Brilliant 95488--77 minutes
Federico Maria Sardelli (b1963) writes Baroque-styled music. His suites are from 1990, 2006, and 2016. (...) It was obvious that he was trying to emulate model pieces by Couperin, Rameau, and Royer even before seeing that he admits that in the program notes.
Stella plays well, catching the humor of the music and sometimes overdoing it. It's not boring. (...)
SIRET: Harpsichord Suites
Fernando de Luca
Urania 14030 [2CD] 118 minutes
The music of Nicolas Siret (1663-1754) is little known and seldom recorded. (...) His compositional style is thick with prescribed ornamentation in all the voices at once. This makes it remarkably difficult to play, awkward both physically and interpretively. The challenge is to make it sound graceful and relaxed, not merely overburdened with notes. (...)
De Luca lets the long phrases run together, not conveying much character of dance or breathing. He uses the 4-foot stop too much and it's grossly out of tune, ruining those movements. (...) His general manner with the embellishment figures is distractingly bumpy and ungraceful, including a frequent technical failure to get the penultimate note to sound. The tempos all sound reasonable but the music doesn't come to life. (...)
Cromatica: The Art of Moving Souls
Marcin Swiatkiewicz, hpsi
CPO 555142--74 minutes
All of the pieces have the common theme of chromatic melodies, emphasizing the bizarre effects available in such music. (...) The composers are Soncino, Bull, Froberger, Merula, Anonymous, Sweelinck, Jacquet de la Guerre, Rameau, Forqueray, De Albero, Scarlatti, Bach, and Soler.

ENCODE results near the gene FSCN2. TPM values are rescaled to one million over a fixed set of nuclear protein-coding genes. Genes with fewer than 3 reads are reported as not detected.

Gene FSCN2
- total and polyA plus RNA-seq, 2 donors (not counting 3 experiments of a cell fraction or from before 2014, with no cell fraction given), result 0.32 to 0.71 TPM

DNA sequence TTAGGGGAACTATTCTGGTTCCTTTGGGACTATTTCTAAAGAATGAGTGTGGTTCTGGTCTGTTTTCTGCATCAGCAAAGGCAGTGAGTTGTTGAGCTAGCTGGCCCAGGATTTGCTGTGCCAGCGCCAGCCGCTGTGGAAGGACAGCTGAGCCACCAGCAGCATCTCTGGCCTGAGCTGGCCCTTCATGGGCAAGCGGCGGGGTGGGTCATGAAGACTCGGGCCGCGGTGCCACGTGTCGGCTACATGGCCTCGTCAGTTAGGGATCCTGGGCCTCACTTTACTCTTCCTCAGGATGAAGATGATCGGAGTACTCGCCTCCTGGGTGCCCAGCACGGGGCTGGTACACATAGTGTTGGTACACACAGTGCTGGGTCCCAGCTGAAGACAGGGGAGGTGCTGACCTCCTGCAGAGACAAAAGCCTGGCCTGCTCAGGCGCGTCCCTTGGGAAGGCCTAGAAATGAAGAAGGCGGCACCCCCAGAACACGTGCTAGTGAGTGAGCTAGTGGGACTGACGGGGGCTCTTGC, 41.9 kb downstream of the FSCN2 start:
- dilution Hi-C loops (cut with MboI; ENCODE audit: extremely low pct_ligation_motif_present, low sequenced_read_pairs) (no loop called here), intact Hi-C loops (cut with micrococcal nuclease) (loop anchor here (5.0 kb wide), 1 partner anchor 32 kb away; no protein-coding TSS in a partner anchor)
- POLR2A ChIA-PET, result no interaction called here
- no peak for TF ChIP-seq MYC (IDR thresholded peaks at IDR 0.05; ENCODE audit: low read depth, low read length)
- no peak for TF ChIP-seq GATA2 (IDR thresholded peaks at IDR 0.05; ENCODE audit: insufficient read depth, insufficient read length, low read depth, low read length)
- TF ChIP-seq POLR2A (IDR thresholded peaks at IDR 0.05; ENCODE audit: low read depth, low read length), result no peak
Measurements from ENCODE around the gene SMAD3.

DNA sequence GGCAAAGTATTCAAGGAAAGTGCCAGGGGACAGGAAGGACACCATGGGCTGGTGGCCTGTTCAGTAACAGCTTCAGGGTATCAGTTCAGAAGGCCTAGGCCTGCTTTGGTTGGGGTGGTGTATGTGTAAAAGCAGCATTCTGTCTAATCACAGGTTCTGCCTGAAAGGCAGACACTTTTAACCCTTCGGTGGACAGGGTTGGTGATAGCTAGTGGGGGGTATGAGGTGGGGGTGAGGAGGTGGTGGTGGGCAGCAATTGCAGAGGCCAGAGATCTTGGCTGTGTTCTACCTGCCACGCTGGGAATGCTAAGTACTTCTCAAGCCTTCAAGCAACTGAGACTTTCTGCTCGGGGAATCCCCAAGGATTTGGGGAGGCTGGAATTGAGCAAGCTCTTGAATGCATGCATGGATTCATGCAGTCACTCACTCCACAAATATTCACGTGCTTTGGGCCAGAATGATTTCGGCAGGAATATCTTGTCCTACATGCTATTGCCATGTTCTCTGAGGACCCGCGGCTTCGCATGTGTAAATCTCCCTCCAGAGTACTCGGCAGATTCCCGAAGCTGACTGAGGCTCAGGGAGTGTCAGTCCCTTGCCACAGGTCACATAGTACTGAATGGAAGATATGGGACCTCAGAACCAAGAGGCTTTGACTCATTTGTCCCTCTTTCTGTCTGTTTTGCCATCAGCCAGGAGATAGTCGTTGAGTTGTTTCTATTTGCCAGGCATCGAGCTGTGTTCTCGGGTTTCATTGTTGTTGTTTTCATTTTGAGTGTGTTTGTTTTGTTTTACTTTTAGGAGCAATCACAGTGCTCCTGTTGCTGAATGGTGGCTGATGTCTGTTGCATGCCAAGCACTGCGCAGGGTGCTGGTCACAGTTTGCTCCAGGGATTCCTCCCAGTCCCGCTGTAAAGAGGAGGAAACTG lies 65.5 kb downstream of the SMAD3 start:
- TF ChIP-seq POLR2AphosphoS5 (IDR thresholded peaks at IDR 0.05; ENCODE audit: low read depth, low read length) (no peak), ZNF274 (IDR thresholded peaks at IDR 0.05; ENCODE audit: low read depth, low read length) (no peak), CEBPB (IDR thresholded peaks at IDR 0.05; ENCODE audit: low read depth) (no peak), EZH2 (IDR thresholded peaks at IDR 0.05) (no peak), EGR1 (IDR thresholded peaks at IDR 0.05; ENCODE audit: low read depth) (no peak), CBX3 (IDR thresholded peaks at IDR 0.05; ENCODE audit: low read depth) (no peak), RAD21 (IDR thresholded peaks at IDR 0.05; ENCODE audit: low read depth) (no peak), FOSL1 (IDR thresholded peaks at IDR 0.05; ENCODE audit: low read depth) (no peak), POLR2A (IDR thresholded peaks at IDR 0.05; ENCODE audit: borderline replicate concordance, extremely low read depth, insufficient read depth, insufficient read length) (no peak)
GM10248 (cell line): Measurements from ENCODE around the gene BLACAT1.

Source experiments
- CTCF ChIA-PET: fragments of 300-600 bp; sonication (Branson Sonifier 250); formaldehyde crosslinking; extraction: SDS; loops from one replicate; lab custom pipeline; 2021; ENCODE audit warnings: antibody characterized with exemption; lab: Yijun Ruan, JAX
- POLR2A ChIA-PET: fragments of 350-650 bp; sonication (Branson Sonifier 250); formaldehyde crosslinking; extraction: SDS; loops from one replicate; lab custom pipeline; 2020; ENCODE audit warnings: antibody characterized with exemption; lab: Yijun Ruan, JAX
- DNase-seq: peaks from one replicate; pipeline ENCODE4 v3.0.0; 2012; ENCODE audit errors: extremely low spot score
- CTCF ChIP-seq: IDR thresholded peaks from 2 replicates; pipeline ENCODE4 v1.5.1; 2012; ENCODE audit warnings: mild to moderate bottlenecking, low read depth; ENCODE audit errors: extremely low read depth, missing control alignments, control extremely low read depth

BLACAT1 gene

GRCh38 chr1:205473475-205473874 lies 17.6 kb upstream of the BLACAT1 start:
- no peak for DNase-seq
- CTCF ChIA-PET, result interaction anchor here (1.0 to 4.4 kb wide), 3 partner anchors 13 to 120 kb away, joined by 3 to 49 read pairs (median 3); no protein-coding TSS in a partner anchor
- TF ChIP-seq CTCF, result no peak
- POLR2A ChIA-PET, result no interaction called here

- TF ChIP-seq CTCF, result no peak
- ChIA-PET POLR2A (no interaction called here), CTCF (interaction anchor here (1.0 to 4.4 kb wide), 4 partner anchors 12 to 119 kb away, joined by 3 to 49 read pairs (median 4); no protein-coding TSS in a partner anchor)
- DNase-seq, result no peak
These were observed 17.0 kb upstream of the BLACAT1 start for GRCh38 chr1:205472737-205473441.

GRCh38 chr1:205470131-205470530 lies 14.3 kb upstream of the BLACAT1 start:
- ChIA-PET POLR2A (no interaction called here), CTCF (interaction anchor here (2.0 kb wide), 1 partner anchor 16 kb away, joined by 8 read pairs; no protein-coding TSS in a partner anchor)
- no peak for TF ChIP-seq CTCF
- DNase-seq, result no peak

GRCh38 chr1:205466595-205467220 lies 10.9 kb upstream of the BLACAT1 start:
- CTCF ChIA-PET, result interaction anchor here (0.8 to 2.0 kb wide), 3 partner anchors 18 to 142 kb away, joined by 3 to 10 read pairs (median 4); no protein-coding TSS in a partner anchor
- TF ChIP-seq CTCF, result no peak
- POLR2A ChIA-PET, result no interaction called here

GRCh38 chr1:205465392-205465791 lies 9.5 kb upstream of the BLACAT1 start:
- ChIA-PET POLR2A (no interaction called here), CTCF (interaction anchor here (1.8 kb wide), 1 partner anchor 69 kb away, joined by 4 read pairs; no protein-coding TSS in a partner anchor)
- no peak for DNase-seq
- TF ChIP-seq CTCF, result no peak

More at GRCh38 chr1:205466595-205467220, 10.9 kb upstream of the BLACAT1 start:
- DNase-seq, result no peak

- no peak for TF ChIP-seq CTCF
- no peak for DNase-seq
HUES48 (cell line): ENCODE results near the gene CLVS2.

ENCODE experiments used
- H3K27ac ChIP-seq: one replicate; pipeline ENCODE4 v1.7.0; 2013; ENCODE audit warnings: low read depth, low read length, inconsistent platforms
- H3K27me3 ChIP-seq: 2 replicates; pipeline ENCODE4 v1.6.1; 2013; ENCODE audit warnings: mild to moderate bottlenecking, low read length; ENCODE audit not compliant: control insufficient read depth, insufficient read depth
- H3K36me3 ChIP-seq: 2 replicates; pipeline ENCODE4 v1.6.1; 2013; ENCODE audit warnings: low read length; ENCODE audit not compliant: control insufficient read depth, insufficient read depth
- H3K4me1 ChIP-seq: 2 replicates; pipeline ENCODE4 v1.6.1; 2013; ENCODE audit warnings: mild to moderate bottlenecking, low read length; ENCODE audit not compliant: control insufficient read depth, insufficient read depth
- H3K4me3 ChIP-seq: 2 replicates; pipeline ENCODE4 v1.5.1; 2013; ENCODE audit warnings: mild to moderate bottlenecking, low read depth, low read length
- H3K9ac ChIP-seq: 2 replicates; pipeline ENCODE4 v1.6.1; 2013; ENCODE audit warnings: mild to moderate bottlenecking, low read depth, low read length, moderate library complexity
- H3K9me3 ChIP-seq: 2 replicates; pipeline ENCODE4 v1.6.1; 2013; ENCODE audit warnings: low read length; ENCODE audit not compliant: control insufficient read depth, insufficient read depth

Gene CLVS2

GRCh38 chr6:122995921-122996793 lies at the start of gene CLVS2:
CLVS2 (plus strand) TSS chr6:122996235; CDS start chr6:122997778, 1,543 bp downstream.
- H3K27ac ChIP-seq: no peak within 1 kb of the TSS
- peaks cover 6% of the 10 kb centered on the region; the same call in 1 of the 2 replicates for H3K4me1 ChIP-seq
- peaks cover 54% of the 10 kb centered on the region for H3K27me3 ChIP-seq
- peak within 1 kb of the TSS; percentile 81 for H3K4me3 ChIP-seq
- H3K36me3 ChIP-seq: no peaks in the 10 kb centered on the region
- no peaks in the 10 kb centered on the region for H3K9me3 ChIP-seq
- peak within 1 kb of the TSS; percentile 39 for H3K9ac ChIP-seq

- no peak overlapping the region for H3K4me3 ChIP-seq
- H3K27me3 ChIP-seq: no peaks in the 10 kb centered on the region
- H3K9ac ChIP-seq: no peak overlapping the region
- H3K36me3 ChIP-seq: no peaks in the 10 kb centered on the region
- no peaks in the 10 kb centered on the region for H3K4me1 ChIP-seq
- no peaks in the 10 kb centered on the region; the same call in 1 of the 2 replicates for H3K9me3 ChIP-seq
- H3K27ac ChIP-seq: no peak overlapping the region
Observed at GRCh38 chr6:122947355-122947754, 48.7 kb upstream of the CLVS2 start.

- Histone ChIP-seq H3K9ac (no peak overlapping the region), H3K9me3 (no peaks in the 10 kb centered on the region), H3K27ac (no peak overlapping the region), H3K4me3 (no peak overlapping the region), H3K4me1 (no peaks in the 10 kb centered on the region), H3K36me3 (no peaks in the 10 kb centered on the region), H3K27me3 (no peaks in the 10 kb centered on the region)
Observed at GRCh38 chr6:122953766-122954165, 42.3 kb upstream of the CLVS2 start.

The performance has sensitivity and dramatic sweep. Swiatkiewicz knows how to make things exciting through his touch and carefully-controlled rhythmic shaping.
I've found this whole program very enjoyable in repeated listening. The premise of moving souls through chromaticism is interesting, and Swiatkiewicz achieves it.
Hopkinson Smith, lute
Naive 8940--64 minutes
Any new album by Hopkinson Smith (b1946) is self-recommending. (...)
The music seems relaxed and casual, like improvisation, but it is also obvious that Smith has thought deeply about every detail. It all sounds so simple at this advanced level of mastery. It is a studied nonchalance. (...)
The program is Elizabethan miniatures. Almost everything is by Anthony Holborne, John Johnson, or John Dowland. (...)
I can't stop playing this album over and over at all times of day. It is inspiring and therapeutic.
BACH, CPE: Keyboard Pieces
Alexei Lubimov, tangent piano
ECM 2112--68 minutes
The tangent piano is a lighter and earlier piano. Instead of using padded hammers, the action includes an accelerating lever that throws a strip of wood toward the string. (...)